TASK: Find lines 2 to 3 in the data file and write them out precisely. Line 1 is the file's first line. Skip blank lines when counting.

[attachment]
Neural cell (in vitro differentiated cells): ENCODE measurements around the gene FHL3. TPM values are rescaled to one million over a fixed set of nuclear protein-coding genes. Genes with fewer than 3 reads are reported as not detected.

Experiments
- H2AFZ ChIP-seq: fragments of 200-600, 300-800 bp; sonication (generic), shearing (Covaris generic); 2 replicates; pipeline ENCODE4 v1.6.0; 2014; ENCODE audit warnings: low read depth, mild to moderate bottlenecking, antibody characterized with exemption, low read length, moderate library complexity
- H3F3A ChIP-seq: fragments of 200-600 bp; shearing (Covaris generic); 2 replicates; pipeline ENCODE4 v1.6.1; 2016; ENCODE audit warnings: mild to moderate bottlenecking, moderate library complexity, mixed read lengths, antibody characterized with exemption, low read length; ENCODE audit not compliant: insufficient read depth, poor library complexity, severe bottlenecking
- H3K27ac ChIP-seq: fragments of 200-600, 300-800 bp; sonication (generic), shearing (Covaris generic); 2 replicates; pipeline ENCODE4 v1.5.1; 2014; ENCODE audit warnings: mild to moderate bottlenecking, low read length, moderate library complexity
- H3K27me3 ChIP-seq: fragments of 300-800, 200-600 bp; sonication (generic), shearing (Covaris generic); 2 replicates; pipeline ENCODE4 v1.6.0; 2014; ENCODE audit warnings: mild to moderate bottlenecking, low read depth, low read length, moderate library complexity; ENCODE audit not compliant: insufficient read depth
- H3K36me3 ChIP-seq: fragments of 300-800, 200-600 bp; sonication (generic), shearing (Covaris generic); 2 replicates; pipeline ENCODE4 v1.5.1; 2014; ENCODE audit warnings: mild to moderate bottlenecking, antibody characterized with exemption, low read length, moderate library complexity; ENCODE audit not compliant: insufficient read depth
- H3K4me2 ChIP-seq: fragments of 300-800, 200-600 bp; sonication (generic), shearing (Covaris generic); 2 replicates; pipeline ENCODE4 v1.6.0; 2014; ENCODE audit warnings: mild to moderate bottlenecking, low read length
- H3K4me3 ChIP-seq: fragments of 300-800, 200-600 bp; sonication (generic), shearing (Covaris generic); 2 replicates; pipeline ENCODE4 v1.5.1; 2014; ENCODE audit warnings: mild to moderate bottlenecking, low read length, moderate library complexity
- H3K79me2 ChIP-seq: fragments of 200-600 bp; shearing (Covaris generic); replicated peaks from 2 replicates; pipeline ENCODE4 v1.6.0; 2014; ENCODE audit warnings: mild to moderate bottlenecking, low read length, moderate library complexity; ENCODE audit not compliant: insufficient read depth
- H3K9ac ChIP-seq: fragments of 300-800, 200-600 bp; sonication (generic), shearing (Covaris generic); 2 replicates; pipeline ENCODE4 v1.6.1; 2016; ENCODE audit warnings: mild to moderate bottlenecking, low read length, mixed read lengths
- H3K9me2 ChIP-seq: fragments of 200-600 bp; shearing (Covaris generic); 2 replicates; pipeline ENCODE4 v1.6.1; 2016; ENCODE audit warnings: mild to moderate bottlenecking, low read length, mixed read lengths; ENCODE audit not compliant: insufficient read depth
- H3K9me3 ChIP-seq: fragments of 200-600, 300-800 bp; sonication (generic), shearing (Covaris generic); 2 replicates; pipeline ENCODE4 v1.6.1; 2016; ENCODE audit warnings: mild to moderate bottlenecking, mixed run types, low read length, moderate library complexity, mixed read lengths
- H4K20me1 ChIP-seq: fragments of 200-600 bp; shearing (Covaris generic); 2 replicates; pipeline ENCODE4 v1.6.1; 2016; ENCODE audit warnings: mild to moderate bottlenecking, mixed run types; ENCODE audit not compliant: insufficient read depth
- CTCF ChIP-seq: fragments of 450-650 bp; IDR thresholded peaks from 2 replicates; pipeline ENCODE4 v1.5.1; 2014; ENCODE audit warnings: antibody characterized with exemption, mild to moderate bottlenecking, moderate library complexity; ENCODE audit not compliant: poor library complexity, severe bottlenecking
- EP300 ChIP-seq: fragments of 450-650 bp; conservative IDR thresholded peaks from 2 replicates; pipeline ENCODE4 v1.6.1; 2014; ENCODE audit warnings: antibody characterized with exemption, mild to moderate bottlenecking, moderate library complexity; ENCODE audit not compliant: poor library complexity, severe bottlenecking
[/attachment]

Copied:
Experiments
- H2AFZ ChIP-seq: fragments of 200-600, 300-800 bp; sonication (generic), shearing (Covaris generic); 2 replicates; pipeline ENCODE4 v1.6.0; 2014; ENCODE audit warnings: low read depth, mild to moderate bottlenecking, antibody characterized with exemption, low read length, moderate library complexity